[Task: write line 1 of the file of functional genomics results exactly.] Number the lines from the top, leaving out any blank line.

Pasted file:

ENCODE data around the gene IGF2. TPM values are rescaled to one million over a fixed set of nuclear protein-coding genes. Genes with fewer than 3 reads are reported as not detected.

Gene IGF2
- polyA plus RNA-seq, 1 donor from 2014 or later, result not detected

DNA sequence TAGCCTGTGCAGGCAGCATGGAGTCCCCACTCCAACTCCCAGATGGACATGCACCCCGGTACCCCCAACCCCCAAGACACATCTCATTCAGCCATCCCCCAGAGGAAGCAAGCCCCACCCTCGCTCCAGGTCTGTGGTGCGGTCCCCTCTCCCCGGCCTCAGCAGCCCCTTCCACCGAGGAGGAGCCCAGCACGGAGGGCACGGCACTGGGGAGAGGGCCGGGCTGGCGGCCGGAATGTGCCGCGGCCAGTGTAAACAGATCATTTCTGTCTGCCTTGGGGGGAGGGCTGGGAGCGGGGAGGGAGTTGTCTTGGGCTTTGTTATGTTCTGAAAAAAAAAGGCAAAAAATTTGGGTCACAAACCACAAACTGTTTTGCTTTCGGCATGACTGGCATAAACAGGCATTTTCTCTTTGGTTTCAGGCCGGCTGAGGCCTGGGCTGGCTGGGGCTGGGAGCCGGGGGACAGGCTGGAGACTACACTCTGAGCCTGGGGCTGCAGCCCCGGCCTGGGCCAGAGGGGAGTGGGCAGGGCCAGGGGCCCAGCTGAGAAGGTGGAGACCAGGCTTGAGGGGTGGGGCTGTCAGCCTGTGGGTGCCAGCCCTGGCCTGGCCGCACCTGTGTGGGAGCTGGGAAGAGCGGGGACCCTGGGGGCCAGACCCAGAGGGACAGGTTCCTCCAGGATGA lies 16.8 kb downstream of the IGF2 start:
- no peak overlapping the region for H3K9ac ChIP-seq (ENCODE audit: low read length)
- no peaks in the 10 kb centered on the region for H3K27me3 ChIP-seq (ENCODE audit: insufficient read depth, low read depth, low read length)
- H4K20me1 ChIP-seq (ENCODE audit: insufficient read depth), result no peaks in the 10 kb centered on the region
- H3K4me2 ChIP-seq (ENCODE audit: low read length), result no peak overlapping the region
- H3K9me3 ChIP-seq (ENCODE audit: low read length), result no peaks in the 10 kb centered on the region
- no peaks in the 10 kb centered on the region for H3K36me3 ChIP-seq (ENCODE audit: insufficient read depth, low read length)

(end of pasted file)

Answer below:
ENCODE data around the gene IGF2. TPM values are rescaled to one million over a fixed set of nuclear protein-coding genes. Genes with fewer than 3 reads are reported as not detected.